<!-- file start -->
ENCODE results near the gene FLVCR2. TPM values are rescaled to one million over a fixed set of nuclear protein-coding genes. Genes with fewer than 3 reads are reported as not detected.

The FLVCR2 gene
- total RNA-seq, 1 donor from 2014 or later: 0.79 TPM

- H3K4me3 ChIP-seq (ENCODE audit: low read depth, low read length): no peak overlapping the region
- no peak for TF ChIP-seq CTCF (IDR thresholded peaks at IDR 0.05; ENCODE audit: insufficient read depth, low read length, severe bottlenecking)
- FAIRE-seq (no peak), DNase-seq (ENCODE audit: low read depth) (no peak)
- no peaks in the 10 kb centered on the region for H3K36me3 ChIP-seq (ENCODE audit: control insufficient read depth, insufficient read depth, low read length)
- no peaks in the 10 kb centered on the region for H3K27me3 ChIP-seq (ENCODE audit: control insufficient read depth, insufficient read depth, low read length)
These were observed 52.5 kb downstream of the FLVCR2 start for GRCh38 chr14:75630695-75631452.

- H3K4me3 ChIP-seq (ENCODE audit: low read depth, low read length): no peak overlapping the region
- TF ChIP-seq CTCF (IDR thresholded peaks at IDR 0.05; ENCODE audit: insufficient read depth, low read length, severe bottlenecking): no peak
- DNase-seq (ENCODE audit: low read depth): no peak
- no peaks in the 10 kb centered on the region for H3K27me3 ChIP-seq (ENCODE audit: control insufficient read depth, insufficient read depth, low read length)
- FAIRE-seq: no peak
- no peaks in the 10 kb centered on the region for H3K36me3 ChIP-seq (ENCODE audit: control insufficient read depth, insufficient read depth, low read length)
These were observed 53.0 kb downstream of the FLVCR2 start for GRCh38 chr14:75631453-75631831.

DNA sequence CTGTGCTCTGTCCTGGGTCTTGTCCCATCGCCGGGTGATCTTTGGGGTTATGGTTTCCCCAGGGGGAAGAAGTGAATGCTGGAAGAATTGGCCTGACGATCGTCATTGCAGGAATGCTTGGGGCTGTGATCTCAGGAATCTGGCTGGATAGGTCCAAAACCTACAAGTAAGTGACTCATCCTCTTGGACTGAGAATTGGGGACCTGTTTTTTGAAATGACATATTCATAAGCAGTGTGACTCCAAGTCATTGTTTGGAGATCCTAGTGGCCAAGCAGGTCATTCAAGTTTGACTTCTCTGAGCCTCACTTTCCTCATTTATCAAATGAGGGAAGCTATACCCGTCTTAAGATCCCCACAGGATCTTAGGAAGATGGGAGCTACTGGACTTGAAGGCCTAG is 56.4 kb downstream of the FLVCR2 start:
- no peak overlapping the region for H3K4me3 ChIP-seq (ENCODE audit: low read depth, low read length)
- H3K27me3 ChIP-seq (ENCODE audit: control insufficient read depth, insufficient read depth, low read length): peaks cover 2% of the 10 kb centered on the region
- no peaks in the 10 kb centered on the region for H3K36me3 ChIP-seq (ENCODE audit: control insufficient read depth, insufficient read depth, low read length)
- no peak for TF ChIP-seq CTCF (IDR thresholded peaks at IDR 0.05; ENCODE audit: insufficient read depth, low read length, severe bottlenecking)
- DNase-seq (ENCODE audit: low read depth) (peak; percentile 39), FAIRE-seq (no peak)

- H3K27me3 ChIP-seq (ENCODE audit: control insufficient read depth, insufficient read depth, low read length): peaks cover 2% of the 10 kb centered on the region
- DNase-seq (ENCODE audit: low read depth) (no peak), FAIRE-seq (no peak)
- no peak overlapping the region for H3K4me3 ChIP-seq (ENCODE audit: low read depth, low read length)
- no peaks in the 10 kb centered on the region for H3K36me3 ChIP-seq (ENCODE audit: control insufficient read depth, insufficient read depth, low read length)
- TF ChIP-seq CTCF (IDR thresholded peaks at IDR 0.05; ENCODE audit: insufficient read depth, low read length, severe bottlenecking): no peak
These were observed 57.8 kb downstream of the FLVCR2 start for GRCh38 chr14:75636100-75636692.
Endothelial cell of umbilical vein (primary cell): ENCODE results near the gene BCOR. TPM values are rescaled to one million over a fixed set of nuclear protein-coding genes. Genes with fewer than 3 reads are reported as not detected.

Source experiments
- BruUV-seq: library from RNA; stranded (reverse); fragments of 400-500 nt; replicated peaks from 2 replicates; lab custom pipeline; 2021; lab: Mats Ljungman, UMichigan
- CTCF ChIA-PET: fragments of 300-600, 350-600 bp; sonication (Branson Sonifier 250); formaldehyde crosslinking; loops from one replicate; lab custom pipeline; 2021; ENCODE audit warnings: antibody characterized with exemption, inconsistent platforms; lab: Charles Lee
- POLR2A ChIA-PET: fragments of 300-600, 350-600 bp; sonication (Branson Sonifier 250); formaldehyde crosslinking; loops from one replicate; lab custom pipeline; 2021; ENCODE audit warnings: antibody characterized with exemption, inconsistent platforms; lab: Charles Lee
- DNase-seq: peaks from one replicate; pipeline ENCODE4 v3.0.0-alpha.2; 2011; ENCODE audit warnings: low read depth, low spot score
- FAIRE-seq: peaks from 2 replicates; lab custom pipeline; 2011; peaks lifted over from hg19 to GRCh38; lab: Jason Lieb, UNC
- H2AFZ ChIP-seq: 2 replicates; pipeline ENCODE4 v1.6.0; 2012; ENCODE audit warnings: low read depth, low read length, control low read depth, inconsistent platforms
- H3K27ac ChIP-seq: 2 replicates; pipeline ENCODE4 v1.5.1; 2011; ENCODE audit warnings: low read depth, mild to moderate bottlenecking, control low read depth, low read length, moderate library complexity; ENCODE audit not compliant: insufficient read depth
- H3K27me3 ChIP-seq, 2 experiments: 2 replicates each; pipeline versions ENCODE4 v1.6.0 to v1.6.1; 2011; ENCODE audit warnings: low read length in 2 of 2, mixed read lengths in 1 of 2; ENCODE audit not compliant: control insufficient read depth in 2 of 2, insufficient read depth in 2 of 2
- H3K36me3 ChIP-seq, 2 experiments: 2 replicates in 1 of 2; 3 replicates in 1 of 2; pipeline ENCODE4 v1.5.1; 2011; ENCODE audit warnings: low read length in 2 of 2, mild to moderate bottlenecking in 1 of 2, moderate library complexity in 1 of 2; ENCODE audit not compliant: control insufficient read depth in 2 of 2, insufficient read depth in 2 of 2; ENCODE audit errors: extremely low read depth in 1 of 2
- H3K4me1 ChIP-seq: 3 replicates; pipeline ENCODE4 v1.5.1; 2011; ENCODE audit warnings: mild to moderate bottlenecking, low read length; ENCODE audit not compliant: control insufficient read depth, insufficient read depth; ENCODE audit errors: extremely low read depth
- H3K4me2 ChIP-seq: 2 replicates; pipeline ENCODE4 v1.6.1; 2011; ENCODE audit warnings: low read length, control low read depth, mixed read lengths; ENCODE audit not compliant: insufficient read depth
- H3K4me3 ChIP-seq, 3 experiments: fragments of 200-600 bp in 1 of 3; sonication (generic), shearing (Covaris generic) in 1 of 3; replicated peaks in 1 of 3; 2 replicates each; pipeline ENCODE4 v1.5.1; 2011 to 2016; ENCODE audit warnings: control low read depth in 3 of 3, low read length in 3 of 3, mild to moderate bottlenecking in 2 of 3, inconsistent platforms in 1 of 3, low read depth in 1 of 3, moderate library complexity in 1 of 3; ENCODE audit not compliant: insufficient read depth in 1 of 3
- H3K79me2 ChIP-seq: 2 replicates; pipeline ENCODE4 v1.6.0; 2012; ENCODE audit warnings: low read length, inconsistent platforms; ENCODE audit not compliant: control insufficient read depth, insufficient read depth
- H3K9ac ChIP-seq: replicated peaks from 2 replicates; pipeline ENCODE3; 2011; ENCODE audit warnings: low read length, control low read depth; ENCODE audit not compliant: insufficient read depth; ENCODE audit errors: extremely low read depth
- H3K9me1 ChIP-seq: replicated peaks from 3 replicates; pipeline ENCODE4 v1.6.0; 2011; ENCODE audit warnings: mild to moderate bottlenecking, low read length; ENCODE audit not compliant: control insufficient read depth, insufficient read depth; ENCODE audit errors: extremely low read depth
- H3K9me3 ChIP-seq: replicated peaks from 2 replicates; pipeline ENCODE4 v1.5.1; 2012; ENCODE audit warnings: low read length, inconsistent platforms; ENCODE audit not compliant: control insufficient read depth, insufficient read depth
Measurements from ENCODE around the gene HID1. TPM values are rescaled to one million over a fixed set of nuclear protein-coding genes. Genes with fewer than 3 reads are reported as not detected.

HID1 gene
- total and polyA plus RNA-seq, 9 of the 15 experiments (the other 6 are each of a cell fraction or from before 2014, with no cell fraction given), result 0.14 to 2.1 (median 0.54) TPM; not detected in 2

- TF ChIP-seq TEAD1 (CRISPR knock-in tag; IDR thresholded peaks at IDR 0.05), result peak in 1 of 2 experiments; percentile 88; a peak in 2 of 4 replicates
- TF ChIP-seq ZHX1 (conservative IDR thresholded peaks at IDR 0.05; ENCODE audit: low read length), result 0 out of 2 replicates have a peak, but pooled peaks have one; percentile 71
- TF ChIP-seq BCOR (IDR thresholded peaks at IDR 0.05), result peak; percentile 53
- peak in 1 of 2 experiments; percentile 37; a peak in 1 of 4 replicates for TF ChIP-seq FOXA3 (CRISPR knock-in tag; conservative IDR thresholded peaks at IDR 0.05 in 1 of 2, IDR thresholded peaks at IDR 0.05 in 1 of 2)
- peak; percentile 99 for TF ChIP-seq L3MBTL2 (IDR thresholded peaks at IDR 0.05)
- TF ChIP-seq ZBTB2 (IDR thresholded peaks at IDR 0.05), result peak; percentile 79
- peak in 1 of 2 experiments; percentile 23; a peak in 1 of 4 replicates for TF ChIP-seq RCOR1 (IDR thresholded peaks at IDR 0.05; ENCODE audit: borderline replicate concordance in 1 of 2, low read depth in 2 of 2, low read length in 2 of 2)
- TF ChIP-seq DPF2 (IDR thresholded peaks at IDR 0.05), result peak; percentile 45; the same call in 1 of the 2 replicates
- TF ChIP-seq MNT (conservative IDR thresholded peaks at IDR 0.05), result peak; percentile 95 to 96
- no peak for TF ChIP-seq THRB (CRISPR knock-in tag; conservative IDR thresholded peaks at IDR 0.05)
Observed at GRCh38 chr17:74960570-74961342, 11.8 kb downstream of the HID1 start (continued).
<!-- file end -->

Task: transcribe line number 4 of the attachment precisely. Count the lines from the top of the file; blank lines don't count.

- H3K4me3 ChIP-seq (ENCODE audit: low read depth, low read length): no peak overlapping the region